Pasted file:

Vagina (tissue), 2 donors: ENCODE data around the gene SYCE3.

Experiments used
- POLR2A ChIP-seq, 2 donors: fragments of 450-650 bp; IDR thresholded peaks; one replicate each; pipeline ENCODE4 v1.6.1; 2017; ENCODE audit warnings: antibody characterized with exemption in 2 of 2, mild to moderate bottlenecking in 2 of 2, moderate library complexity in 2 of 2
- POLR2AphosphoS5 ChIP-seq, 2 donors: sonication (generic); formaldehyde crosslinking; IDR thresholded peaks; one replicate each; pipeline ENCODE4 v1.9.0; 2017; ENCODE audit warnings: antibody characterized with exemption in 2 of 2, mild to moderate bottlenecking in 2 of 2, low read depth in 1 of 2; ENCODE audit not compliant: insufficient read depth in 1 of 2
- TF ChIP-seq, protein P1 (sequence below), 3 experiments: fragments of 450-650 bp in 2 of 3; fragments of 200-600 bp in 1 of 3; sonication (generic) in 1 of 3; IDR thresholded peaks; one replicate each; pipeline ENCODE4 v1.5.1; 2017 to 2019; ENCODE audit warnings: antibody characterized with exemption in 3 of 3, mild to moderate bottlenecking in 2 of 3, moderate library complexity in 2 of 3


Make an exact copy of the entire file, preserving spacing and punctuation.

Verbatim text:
Vagina (tissue), 2 donors: ENCODE data around the gene SYCE3.

Experiments used
- POLR2A ChIP-seq, 2 donors: fragments of 450-650 bp; IDR thresholded peaks; one replicate each; pipeline ENCODE4 v1.6.1; 2017; ENCODE audit warnings: antibody characterized with exemption in 2 of 2, mild to moderate bottlenecking in 2 of 2, moderate library complexity in 2 of 2
- POLR2AphosphoS5 ChIP-seq, 2 donors: sonication (generic); formaldehyde crosslinking; IDR thresholded peaks; one replicate each; pipeline ENCODE4 v1.9.0; 2017; ENCODE audit warnings: antibody characterized with exemption in 2 of 2, mild to moderate bottlenecking in 2 of 2, low read depth in 1 of 2; ENCODE audit not compliant: insufficient read depth in 1 of 2
- TF ChIP-seq, protein P1 (sequence below), 3 experiments: fragments of 450-650 bp in 2 of 3; fragments of 200-600 bp in 1 of 3; sonication (generic) in 1 of 3; IDR thresholded peaks; one replicate each; pipeline ENCODE4 v1.5.1; 2017 to 2019; ENCODE audit warnings: antibody characterized with exemption in 3 of 3, mild to moderate bottlenecking in 2 of 3, moderate library complexity in 2 of 3